When a kid is struggling on the mound, or at the plate, we can see a positive element of youth sports in that kids learn to deal with adversity. Coaches can instruct kids to change their pitching or swing mechanics, but ultimately it's the kid who has to figure it out. We can also see the kindness of teammates when they encourage their scuffling friend, e.g. by hollering "You got this!" or being supportive in other ways.

Sunday, May 21, 2023

Chirping at the Umpire

Tough loss today. 7-6. We got out to a 4-0 lead early in the game. By "we" I mean the team of 12 year-olds I help coach, including my son. My kid pitched 3 innings of shut out baseball. There are few things I'm fully present for in life. Baseball when my kid plays is one of them. It was like watching it in slow motion. My kid is on the small side, because genetics. It's enjoyable to watch bigger kids struggle to hit him. To be clear, there are many games he gets hit, and hit hard. But today was not one of those days. He didn't play perfectly, because no one does. He made an egregious baserunning mistake. And a bunt that he didn't place where it needed to be. On the ride home I told him to keep his head high. None of us are perfect. We win as a team and lose as a team. Too many runners were left on base. We made errors. We didn't hit enough. Collectively we didn't get it done. Cue Argent... Hold your head up

The coaches for the opposing team were chirping for the entire game. They complained about many of the calls the umpire made. They were relentless. I don't know how old the ump is, my guess is late teens. He did a solid job. Sure, he missed a few calls. But so does every umpire. Just like the players, umpires aren't perfect. This dude was solid. But there are coaches who operate like this intentionally. They chirp at the umpire all day long. To the credit of the opposing them, they came from behind and earned the win. They chipped away at us and beat us, legit. Sometimes, you're left with clichés. You win some, you lose some. 

I should note, the coaches were complimentary of one of our players. They were impressed by our first baseman. One coach joked about how he would've been a good first baseman if he were taller. I can relate, I joked, as a fellow short man. Camaraderie among coaches is something I especially enjoy about the youth baseball scene. 

Sit on Your Bucket (On Being a Youth Baseball Coach)

Last summer, my then 11-year-old and his teammates played in the Ripken Experience baseball tournament in Myrtle Beach. It was awesome. It was also hot. We all knew it'd be hot in August in South Carolina. Kid you not, there were coaches from Florida complaining of the heat. I adjusted pretty quickly and thoroughly enjoyed our week spent in South Carolina. A buddy went to Coastal Carolina as an undergraduate so I used to visit him for Spring Break back in the early 90s. I hadn't been to Myrtle Beach since then.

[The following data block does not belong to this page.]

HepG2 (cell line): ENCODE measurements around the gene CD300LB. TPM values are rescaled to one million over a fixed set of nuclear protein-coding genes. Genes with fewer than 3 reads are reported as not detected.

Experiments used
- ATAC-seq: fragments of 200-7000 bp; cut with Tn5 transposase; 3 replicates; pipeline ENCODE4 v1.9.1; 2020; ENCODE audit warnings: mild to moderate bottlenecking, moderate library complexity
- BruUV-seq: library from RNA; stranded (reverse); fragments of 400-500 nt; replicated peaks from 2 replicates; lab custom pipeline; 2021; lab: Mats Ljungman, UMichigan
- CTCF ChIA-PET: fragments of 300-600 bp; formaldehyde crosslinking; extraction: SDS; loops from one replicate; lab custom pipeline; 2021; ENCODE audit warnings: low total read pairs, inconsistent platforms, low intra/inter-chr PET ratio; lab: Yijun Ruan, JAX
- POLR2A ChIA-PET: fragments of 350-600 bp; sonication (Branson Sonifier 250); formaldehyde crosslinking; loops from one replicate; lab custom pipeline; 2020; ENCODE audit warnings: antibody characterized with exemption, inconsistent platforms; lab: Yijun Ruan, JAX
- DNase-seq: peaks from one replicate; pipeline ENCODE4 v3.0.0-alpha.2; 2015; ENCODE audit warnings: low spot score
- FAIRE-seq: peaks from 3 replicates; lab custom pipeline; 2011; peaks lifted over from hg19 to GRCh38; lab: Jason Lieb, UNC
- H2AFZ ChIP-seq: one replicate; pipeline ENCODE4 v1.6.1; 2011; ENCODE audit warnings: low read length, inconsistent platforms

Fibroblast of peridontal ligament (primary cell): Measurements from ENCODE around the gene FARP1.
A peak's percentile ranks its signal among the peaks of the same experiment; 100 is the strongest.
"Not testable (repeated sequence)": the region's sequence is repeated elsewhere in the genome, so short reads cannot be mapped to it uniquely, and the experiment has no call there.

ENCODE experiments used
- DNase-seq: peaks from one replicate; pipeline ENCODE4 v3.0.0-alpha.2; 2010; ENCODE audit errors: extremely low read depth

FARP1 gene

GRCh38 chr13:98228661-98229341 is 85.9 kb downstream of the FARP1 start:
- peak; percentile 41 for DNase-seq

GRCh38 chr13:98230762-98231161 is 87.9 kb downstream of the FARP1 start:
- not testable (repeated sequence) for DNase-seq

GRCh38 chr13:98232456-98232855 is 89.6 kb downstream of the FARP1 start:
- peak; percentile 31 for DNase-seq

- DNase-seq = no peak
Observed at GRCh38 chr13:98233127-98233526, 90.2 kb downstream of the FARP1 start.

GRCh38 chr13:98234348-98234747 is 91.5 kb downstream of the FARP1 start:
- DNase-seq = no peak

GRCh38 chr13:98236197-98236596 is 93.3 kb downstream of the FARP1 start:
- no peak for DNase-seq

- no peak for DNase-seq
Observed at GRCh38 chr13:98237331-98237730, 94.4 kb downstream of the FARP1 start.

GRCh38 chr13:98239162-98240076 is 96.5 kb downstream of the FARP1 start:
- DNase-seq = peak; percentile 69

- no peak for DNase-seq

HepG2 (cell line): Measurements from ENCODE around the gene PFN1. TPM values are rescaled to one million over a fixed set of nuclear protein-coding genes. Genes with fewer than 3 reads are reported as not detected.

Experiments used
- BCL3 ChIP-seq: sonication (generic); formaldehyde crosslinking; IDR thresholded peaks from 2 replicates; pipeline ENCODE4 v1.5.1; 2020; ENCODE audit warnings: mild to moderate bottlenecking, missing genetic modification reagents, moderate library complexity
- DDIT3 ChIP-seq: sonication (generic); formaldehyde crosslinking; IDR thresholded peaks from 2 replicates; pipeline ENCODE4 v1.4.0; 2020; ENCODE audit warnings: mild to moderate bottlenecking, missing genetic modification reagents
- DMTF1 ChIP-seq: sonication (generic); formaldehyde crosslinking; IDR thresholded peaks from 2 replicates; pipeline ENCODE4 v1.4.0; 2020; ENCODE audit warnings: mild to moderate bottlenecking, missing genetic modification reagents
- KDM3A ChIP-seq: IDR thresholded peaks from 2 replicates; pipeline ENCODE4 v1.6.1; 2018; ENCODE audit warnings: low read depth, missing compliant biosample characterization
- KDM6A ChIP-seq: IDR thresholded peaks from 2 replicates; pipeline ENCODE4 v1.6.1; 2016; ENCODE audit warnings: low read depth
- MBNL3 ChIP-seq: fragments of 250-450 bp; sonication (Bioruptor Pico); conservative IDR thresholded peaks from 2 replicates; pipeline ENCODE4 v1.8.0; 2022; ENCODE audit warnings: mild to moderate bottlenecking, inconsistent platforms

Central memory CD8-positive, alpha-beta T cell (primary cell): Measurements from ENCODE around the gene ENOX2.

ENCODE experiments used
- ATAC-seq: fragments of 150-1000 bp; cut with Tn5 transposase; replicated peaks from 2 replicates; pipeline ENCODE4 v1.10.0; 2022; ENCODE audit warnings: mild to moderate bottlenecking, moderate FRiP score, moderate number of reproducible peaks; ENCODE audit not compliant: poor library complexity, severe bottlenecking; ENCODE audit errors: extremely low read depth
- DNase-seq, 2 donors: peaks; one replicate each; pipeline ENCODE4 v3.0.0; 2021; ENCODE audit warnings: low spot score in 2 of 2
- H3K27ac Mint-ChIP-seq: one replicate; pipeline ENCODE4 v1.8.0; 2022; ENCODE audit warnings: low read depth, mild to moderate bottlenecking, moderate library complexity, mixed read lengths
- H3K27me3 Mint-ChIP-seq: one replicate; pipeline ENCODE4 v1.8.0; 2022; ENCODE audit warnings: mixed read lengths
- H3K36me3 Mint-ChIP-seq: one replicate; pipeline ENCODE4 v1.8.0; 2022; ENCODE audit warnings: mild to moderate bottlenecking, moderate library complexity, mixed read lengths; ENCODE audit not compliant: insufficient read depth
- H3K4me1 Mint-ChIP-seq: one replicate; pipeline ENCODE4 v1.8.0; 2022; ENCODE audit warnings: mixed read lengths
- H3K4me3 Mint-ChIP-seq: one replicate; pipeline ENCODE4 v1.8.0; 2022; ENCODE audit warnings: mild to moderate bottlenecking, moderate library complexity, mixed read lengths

As one of the coaches for my son's team, I got to meet former MLB player Reggie Sanders, who gave opening remarks for the tournament. As a run up to the tournament, we listened to one of the organizers encourage us to behave ourselves during the tournament. In other words, act like grown men, and don't harass umpires. "Assistant coaches, let your head coach do the talking. Assistant coaches, sit on your buckets." We laughed. We did exactly that, we behaved and sat on our buckets during the games. I've taken that advice with me. I'm in my happy place keeping score for the team as part of my assistant coach duties. A lot of teams use GameChanger to keep score, but I'm old school and use a scorebook and pencil. I sit on a bucket, spit out sunflower seeds, and keep a good book. 

On occasion I see parents lose their cool and talk shit to umps, but mostly the parents stay cool when they watch games. I very rarely lose my temper in life so it's pretty easy to stay composed during baseball games. If I'm even close to getting mad, I remind myself to chill out and sit on my bucket. These are kids playing baseball, I remind myself, let's keep this all in perspective. 

Dreams of Being Unprepared for Class

The semester has ended. It's always weird when the emails suddenly slow down and there isn't grading and class prep every weekend. But I'm still having dreams of being unprepared for class. Last night I had a dream about the first day of class. It was minutes before teaching the Sociology of Aging--a course, in real life, that I haven't taught in 15 years--but there I was, dreaming of having nothing to teach on day 1. I have no plans to teach the Sociology of Aging anytime in the foreseeable future, but still I'm worried about content for class I won't be teaching even after the academic year has concluded.

This time of year, I do chapter updates for A Sociology Experiment. If I may plug the resource, check it out. These chapters are an unbelievable bargain. The Instructor's Resource alone is worth using A Sociology Experiment. I miss working with Peter Kaufman on our Social Class Inequality chapter. I'm proud of the chapter we co-wrote, and proud of the updates in place for the chapter and the Instructor's Resource. There's a compilation of supplemental readings, videos, and assignments in the Resource that ensure you'll never dream of being unprepared for class.

Unrelated to my life as a college professor, I also have a recurring dream of playing rugby. I played rugby in the early to mid 1990s as an undergraduate and then in grad school. I wrote my Master's thesis on rugby and masculinity. I miss playing the game, a lot, hence dreams about playing. My friend and teammate from the team we played on in my undergraduate days at Fredonia convinced me to play in a tournament this summer for 50+ year-olds. I'm 50, I figure, hey, I'm on the young end of this thing, why not? So I agreed. As a tune up I played rugby two weeks ago in an alumni game at Fredonia. Alumni ranging from twenty-somethings to age 60 gathered to play the current team. We beat them. I can't claim I made a major contribution, but I didn't embarrass myself, nor did I get injured. Mission accomplished. I'm still getting in shape for the tournament this summer and it's my goal to a.) not embarrass myself b.) not get injured c.) play well d.) score